Apart from ghost buildings and abandoned theaters I also visited a number of temples while wandering around Xinpu 新埔 last week. I found these three lanterns hanging inside Guǎnghé Temple 廣和宮 and was struck by the stylish and confident brushstrokes for Hsinchu County 新竹縣 (pinyin: Xīnzhú Xiàn). Whether these lanterns were painted by hand or produced in a factory is unclear to my inexpert eyes; only in some small aspects do the characters appear to differ. Whatever the case, I was charmed by this display of hometown pride in small town Hsinchu 新竹.
This storefront immediately caught my eye when I arrived in Hsinchu 新竹 a few hours ago. Both the facade and the lettering are unusually classy, showing a vintage style of design not commonly seen here in Taiwan 台灣. This is a jewelry shop, as the clever use of characters would suggest, and its formal name is Xīnfǔ Zhūbǎo 鑫府珠寶. The first character, xīn 鑫, is known as a sāndiézì 三叠字, or triplet character, and is composed of three instances of jīn 金, which means gold. Whoever designed the lettering obviously had some fun integrating a sparkling jewel into the two characters on either side of the shop’s name!
I was wandering through Sānhé Night Market 三和夜市 on the first day of the new year when this small shop caught my eye. The formal name of the place is Céngjì Huāzhīgēng 曾記花枝羹 and, as the last three characters would suggest, they specialize in squid thick soup, a popular Taiwanese snack. The highly stylized characters on the signboard look something like seal script 篆書 to my inexpert eyes—with the last character, “gēng 羹”, swapped for the more traditional “焿”. Don’t ask me to make sense of that first character, mind you—it is enough to know that “huā 花” means flower.
Of course, this famous eatery in Sanchong 三重 has been written up countless times by Taiwanese bloggers, for example here, here, here, and here. Although my understanding of Chinese is still rudimentary at best I did not notice anyone taking any particular interest in the creative use of characters on the sign. I might be the only person to blog about this shop with far more interest in its typography than its taste!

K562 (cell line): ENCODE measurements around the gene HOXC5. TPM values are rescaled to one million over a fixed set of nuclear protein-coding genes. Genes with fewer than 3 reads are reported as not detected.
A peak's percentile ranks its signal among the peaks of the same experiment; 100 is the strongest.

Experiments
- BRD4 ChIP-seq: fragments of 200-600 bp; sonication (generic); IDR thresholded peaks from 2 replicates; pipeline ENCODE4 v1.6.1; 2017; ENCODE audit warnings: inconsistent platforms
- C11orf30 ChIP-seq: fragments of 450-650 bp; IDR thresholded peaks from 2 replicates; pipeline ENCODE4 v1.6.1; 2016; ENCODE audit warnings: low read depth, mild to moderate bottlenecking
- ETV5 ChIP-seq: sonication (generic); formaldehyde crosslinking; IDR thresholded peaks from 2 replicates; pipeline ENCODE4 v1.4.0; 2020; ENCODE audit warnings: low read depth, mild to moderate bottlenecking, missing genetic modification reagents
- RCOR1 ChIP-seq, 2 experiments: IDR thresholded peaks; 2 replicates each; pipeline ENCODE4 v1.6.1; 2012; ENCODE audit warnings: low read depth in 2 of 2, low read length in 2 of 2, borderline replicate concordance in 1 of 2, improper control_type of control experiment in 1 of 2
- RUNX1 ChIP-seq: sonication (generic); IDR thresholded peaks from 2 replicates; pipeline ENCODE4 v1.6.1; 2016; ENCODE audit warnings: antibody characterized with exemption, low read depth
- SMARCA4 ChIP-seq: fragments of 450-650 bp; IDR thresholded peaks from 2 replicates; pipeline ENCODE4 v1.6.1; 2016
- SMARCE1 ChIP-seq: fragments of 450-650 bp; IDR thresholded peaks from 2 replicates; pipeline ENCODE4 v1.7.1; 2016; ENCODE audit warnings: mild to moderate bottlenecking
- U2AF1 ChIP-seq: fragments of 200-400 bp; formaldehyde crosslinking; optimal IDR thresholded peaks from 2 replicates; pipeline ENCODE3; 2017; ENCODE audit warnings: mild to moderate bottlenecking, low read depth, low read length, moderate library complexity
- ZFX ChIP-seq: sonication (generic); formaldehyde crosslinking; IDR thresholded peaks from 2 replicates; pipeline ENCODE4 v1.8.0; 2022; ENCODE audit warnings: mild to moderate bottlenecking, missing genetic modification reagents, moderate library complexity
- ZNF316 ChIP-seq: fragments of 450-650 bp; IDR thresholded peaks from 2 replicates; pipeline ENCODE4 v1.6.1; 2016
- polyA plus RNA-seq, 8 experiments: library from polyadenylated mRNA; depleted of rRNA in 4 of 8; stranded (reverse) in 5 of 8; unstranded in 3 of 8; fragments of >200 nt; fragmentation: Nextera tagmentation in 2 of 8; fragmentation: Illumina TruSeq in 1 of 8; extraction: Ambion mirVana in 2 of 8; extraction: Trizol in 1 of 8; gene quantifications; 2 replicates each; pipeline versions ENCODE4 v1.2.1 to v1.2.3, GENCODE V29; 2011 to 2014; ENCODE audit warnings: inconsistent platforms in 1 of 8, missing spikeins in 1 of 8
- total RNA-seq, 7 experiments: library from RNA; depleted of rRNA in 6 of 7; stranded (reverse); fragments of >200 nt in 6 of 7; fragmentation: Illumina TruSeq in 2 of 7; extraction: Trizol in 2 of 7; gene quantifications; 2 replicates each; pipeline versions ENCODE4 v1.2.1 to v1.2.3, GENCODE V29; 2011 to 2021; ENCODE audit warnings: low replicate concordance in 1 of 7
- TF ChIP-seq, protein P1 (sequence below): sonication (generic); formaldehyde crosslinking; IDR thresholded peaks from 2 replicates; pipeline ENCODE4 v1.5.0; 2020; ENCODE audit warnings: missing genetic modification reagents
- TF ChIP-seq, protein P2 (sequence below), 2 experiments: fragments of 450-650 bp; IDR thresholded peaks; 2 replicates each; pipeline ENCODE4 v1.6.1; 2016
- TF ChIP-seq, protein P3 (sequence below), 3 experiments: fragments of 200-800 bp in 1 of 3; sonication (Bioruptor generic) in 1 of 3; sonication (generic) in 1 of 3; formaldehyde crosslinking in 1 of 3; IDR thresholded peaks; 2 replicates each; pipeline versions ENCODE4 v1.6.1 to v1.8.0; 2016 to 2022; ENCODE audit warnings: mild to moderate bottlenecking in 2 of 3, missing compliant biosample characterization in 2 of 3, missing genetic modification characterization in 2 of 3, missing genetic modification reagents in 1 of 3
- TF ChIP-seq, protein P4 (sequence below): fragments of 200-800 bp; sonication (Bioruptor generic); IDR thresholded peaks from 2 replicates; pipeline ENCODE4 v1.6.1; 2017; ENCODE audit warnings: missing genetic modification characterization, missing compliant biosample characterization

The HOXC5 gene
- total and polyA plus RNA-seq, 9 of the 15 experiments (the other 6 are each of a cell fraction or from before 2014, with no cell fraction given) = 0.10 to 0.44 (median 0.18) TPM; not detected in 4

Orobas is the first exclusive release on Techgnosis Records, a new label I am collaborating on with Ben Rama, for whom I completed several album artwork projects in the past; see The Invisible Kingdom and Live In Montreal. To capture the magic and mystery of the music I used a haunting photo of a suspension bridge in the fog that I shot in Yangmingshan 陽明山, Taiwan 台灣, a couple of years ago. This same photo previously appeared on this very blog as Into The Unknown; follow the link for more information (and the opportunity to purchase a framed print if you’re into that sort of thing).
I noticed this cute character on the door of an old home in back alley Changhua City 彰化市 while on my way to a cafe today. I didn’t recognize it at first, though I assumed it was fú 福, which means fortune or good luck. With a bit of research I discovered that I was right—this is an old school variant with a new school twist. Decorating your home with red couplets and characters is a Lunar New Year tradition—and the holidays are only a few days away.
Businesses in Taiwan 台灣 close but their signs often remain, littering the urban landscape with small reminders of what once was. This particular sign hangs over a parking lot next to a grocery store on the eastern side of Yuanlin 員林 in Changhua 彰化. It marks the entrance to an old, abandoned KTV by the name of Hǎoláiwù 好萊塢, better known as Hollywood.
A surreal sight: walking through Ximenting 西門町 at night I spy one of my old Truetype fonts used on a sign. I released a dozen free fonts back when I was a teenager, all horribly designed with no regard for kerning or even complete character sets. No experienced graphic designer would ever consider using them, much less putting them up in lights in a busy shopping district! What a strange reminder of far away and long ago.